It’s important that we don’t make assumptions about a young person’s capacity to make decisions and that they are specifically provided with the right support and information to be able to participate and communicate in how they want to be involved in decision-making processes.
When we talk about children and young people’s voice, it’s important to recognise that we’re talking about all communication. There is a danger that we only listen to those who can easily tell us their views and therefore don’t deliver services that meet the needs of children and young people who have a range of support needs.
Disabled children and young people face significant barriers and challenges to participation in decisions that affect them. This includes decisions about their own support and care, about the services that they use and about strategic level decisions. When working with children and young people it’s important that we:
- start from the assumption that all children and young people can and do communicate
- get to know the children and young people that we are working with and the communication systems they use
- give children and young people enough time to communicate
- be willing to learn from the child or young person about how they prefer to communicate and take the time to understand what we as practitioners can do to support that child and the barriers to that child’s communication
- give children and young people clear, simple and accessible information in a format that best works for them – no jargon
- don’t making assumptions about what a child or young person is saying - check that you have understood (The Communication Trust, 2011), (Participation Works, 2008).
Some of the specific barriers for young people with speech, language and communication needs (SLCNs) or developmental delay to having their views, wishes and feelings understood include:
- misconceptions about a child or young person's capacity
- misconceptions about a child or young person's ability to communicate
- non-verbal or other means of communication not being recognised or valued in the same way as verbal communication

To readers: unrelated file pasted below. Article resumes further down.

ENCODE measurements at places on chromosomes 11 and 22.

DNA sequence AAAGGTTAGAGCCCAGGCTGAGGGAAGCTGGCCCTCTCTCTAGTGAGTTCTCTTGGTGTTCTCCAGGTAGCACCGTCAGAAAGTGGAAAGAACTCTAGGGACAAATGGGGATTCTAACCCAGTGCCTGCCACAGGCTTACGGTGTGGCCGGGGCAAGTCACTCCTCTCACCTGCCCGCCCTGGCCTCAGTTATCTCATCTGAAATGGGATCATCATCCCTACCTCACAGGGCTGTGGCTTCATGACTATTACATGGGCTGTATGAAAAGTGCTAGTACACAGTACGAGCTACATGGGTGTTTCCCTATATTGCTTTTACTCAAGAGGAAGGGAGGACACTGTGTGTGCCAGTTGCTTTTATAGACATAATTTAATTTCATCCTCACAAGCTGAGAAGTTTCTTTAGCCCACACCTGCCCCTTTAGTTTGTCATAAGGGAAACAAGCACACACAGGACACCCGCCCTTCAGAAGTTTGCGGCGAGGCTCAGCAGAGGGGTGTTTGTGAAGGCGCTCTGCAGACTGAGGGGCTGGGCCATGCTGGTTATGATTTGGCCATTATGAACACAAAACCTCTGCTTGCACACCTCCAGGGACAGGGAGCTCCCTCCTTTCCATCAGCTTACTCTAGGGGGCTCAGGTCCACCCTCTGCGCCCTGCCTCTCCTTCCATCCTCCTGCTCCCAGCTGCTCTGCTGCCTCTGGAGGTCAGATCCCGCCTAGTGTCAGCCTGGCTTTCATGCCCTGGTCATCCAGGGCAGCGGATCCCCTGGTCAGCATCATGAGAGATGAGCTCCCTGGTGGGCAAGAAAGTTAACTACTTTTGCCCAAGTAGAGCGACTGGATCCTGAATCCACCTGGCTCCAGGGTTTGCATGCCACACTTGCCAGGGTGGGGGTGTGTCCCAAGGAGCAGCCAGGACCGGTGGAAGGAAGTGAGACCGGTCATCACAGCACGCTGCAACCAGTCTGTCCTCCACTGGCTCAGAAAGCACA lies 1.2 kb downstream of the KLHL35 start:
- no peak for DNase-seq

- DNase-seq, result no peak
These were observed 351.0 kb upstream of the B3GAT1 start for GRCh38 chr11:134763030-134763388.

- not allowing enough time during assessments
- availability of independent interpreters or facilitators.
Young people with communication needs also face additional barriers that can include a lack of aspiration and understanding that they can participate; assumptions about their capacity; professional knowledge, skills and confidence; and access to communication systems.
It’s important that we don’t make assumptions about a young person’s capacity to make decisions and that they are specifically provided with the right support and information to be able to participate and communicate in how they want to be involved in decision-making processes. Involving young people in decision-making has never been more important than now during a time of huge legislative reform that will directly impact on their lives. Young people’s voice and participation plays a vital and underestimated role in helping us to safeguard children and young people, empowering them and ensuring that the services they use are fit for purpose.
Disabled young people’s participation is fundamentally a rights issue and is supported by several key pieces of legislation and policy drivers across health, education and social care. It is also evident the successes and benefits for practitioners, services and for young people and families that come from involving disabled young people in decision making.
Practitioners may need to use a range of different creative and informal methods and strategies to support young people’s communication and involve them in planning and assessment. This can include play, observations, visual aids, video and working with parents and other professionals who know the young people well. Having high expectations that all children and young people communicate, and understanding how is essential to supporting their involvement in decision-making processes.
Questions for practice
- Being person-centred in our practice? For example, giving children and young people choice and making sure they can lead where appropriate.
- Supporting and facilitating children and young people to communicate as opposed to assuming we know what they want, or speaking for them?
- Demonstrating and communicating evidence of impact to children, young people, parents and other professionals, to ensure that they can see where their involvement has made a difference?
The Communicating with children and young people with speech, language and communication needs and/or developmental delay: Frontline Briefing provides practitioners with an overview of the legal duties, levers and drivers that support you to involve young people in decisions about their support and care.